Tech firms kick in for computer science at Boise State University

Donations and a grant could help BSU satisfy the Valley's demand for software developer grads.

krodine@idahostatesman.comSeptember 13, 2013 

  • About the grant

    The Idaho Department of Labor invited applications for a new workforce development pilot program via the Idaho Workforce Development Council, funded by a 3 percent offset of employer unemployment insurance taxes.

    The request for proposals indicates up to three two-year grants will be issued, each for up to $1 million. The application deadline, initially Sept. 6, has been extended to Oct. 4.

    Any public postsecondary school in Idaho may apply, and each applicant must partner with at least three private-sector businesses within the industry or industries targeted.

    Boise State College of Engineering Dean Amy Moll said the university will try to expand its computer science program even if its grant hopes fall short, but the funding would help.

Some local technology businesses, long worried about a shortage of software developers, are putting their money where their need is.

So far, six Treasure Valley companies have committed more than half of the $250,000 needed for Boise State University to secure a $1 million grant to beef up its computer science program, said Amy Moll, dean of Boise State's College of Engineering.

The Idaho Technology Council has encouraged members to pony up, hoping for a half-million in business commitments by the end of the month. That amount, said Moll, could provide "close to full-ride" scholarships for 33 promising computer-science students each year for two years. By 2016, the university aims to increase its annual cohort of computer-science graduates, now 25, to 60.

One company that has committed to contribute is Clearwater Analytics, a fast-growing Boise company that already gives internships to Boise State students, hires Boise State graduates and has a stake in increasing that pool. Spokesman Chris Brock said Clearwater has hired six Boise State graduates since May, all to full-time jobs.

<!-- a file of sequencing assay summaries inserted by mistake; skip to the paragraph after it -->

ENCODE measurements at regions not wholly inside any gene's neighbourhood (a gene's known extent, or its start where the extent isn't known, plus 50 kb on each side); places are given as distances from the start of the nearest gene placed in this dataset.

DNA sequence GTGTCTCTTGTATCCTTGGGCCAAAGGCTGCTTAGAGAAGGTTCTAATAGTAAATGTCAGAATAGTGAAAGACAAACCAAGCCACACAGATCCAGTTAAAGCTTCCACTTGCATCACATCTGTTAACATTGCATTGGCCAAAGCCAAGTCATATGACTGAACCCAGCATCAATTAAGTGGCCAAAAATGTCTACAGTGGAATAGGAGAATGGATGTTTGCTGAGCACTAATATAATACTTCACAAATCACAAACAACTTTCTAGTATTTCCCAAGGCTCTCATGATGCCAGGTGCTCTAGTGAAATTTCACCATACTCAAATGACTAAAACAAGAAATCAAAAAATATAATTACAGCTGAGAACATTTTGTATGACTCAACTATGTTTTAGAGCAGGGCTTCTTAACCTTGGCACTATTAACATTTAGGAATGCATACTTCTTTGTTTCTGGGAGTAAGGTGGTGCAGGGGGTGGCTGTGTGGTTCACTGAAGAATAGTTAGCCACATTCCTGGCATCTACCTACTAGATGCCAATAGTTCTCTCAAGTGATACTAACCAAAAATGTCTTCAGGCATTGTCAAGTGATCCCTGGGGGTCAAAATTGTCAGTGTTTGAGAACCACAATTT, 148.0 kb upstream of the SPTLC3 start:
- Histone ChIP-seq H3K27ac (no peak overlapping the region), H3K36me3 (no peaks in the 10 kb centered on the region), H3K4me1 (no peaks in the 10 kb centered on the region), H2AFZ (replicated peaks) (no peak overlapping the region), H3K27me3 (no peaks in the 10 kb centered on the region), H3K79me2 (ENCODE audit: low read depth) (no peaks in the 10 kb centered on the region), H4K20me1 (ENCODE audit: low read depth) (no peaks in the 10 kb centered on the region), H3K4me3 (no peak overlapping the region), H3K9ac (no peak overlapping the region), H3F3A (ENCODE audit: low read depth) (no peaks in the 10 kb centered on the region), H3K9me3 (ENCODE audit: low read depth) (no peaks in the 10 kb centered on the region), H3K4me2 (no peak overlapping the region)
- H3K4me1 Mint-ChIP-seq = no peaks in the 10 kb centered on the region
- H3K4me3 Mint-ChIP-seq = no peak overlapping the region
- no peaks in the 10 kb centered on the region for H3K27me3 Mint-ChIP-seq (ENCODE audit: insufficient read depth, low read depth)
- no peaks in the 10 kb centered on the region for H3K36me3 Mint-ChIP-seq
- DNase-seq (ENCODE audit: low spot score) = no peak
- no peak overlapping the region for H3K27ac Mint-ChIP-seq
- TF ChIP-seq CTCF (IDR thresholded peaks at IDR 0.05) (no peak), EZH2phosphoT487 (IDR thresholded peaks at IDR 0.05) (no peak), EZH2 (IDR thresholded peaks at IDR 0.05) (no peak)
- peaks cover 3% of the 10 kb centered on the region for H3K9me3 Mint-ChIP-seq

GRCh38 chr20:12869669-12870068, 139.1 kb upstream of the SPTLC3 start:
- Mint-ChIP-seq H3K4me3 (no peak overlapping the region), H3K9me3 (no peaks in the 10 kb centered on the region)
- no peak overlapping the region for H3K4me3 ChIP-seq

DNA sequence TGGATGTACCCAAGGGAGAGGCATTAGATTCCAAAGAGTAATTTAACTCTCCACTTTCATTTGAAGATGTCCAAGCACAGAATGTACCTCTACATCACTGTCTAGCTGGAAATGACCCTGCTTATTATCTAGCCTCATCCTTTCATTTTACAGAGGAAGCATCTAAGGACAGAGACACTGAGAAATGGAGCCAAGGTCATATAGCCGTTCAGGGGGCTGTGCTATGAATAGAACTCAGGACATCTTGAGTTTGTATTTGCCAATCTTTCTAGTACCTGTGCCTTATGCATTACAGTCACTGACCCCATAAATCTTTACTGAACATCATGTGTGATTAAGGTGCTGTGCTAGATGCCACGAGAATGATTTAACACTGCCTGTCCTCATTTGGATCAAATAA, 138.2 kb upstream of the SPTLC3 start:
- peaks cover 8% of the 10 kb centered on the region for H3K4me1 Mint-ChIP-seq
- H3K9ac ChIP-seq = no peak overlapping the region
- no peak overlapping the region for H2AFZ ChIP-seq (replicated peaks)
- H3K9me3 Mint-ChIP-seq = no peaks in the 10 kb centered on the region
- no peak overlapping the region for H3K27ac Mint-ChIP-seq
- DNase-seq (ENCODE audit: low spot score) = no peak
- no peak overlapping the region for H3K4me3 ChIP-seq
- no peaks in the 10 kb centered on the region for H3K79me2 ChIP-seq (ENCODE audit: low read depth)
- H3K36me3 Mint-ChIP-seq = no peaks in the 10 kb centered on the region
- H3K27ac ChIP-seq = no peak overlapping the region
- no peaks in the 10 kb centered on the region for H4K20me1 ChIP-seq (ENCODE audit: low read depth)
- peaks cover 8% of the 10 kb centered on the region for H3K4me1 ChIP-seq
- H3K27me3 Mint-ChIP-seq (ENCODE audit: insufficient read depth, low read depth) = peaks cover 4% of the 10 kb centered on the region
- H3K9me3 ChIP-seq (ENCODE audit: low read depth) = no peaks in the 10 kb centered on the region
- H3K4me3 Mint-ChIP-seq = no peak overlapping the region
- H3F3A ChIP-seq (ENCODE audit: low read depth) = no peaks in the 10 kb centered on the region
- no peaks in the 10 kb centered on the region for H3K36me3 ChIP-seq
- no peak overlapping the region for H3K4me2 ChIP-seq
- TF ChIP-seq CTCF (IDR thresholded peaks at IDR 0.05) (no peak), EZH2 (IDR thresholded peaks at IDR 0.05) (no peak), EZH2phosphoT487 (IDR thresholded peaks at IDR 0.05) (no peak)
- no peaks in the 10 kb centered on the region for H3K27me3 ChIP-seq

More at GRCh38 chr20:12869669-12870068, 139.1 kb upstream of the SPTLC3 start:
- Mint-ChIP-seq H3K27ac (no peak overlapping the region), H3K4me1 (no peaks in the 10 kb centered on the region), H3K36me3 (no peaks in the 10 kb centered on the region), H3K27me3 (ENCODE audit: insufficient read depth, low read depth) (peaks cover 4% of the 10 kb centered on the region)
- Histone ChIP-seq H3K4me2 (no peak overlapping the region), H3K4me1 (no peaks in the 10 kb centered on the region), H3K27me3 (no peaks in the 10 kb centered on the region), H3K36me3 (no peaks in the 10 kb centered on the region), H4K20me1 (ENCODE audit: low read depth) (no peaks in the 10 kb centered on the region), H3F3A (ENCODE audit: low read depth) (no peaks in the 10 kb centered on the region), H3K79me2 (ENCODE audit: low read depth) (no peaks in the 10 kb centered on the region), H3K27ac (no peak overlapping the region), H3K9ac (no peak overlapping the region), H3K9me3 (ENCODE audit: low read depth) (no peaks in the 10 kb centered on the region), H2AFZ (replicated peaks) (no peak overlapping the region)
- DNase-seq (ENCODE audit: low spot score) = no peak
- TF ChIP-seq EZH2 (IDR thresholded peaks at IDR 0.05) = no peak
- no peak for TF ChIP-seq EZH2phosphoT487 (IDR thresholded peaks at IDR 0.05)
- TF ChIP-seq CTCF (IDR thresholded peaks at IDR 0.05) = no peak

"We are playing a role in this application because we think it's important for Boise State to develop its computer science program," said Clearwater Director of Development James Price. Clearwater, which provides investment portfolio reporting and analytics for companies including Starbucks and Best Buy, has 265 employees, nearly a 70 percent increase since January 2012.


Idaho's escalating need for qualified tech workers, and Idaho schools' inability to produce enough computer science graduates to feed that need, has been a key issue for the Idaho Technology Council and state and local economic development agencies in recent years.

Several recently unveiled efforts focus on recruiting workers from out of state.

But businesses also want to enhance the recruitment pool in their backyard, and that's the beauty of Boise State's proposal, Technology Council President Jay Larsen said.

"I think it's a good deal," Larsen said.

Having to recruit out of state makes the hiring process slower and more costly, he said, estimating that the average recruiting tab to bring on a new software professional ranges from $20,000 to $30,000.

Larsen said he has talked to several companies that are considering contributing to Boise State's effort to secure a workforce development grant from the Idaho Department of Labor.

Students who win scholarships would commit to work in the Idaho tech industry for at least one year after graduation. Partner businesses would commit to hiring those graduates at market salary levels.

Industry partners would help design student assessments and screenings for the scholarships, bring on interns from the program and have more Idaho graduates to choose from.

"We expect it to be a true partnership," Moll said. "We're getting very positive response from industry."


Although grant funding would be limited to two years, Boise State expects to make expansion of its computer science program permanent. Plans call for hiring three new full-time lecturers and three graduate student teaching assistants for the computer science department, plus a boost in administrative and technical resources.

Bringing in new staff members would go a long way toward retaining and educating juniors and seniors in the computer science program, Moll said.

"We know a smaller class size in these upper division courses really helps the students succeed," she said.

So does financial assistance. All the business contributions would go toward scholarships.

Plans call for offering $7,500-per-year scholarships to help juniors and seniors "focus on their studies, get out and get a job," Moll said.

Those scholarships would cover tuition and fees - about $6,500 - plus about $1,000 for books and supplies.

Recent publicity about Idaho's need for more software developers already has driven Boise State's computer science enrollment upward, she said. Unofficial fall numbers put the computer-science program's total enrollment at more than 450 - an increase of about 20 percent.

Larsen said he expects more businesses to commit to scholarship contributions before the Oct. 4 grant deadline, saying, "I met last Friday with some people who are still trying to figure out how to do it."

"I'm excited about it," he said. "I'm optimistic about it happening."

Kristin Rodine: 377-6447

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